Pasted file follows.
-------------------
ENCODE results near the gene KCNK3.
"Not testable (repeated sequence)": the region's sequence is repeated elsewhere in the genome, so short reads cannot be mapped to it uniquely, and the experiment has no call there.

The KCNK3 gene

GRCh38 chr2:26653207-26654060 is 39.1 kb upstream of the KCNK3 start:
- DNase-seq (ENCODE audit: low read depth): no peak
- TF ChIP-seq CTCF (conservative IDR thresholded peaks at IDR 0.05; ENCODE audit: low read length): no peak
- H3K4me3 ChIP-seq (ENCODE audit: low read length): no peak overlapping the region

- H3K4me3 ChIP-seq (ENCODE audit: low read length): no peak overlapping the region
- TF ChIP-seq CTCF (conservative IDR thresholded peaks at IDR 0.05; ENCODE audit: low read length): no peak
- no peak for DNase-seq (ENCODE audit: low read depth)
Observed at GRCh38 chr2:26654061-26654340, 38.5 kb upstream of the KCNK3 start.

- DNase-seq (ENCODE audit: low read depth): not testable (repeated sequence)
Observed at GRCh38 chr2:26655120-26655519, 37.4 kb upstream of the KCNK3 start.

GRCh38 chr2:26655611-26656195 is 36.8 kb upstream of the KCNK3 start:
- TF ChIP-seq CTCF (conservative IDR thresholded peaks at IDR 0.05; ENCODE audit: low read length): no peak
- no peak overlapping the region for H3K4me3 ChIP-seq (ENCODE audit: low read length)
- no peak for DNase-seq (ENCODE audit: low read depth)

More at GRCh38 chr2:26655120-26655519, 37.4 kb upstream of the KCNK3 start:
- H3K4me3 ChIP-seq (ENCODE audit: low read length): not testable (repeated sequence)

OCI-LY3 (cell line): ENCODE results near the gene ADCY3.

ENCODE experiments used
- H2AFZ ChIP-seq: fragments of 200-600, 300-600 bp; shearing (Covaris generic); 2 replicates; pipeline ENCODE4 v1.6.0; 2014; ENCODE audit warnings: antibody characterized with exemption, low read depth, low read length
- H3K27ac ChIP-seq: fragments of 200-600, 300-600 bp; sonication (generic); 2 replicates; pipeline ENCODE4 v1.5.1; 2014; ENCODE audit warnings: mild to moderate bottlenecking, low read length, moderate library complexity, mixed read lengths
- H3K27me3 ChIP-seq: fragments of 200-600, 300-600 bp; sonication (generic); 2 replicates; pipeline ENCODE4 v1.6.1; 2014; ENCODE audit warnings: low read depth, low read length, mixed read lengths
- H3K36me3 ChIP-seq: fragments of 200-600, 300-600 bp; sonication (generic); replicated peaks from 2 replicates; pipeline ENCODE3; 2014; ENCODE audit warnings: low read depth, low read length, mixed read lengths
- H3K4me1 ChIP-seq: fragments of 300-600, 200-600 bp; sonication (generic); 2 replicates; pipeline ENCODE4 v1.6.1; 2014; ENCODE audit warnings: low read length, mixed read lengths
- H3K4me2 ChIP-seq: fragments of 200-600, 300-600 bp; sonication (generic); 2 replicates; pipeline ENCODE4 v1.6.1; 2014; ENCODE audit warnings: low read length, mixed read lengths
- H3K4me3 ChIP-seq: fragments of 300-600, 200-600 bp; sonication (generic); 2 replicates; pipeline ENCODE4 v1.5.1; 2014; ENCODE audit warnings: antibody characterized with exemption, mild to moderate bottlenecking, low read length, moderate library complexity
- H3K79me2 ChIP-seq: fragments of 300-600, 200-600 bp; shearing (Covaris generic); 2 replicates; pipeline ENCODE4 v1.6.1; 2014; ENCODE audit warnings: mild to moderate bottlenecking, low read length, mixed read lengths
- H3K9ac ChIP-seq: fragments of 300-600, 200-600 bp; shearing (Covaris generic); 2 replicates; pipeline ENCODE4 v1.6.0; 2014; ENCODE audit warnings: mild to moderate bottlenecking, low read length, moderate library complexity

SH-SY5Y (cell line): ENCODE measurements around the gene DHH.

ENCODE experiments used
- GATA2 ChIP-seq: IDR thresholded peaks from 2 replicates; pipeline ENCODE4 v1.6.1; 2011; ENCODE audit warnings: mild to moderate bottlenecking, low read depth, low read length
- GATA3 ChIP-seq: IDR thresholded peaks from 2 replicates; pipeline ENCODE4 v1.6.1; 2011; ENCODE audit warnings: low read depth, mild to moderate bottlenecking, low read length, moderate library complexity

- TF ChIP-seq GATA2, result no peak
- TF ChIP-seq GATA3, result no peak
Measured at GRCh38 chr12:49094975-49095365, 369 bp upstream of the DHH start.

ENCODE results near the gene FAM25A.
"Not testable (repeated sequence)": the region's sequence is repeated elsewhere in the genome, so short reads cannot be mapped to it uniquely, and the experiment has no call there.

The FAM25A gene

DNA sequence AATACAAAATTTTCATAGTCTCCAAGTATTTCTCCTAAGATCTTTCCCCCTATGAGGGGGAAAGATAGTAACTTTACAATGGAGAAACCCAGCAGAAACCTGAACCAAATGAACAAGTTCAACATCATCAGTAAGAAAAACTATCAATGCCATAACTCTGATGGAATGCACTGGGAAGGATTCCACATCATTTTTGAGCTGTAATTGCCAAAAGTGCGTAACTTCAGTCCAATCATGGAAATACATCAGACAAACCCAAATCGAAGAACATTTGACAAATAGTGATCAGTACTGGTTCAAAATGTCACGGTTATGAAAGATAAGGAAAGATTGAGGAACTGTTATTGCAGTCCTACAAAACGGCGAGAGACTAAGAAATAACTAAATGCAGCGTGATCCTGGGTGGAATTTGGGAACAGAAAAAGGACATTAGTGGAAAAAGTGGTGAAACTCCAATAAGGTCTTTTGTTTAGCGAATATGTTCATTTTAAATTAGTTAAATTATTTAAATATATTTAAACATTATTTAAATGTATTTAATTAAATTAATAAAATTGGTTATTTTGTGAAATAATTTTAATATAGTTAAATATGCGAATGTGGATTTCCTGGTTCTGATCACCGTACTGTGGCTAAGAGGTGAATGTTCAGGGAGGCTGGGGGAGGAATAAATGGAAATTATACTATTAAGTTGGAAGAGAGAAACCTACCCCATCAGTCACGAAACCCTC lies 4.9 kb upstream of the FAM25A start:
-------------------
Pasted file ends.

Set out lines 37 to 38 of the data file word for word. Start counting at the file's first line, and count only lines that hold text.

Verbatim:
Measured at GRCh38 chr12:49094975-49095365, 369 bp upstream of the DHH start.

ENCODE results near the gene FAM25A.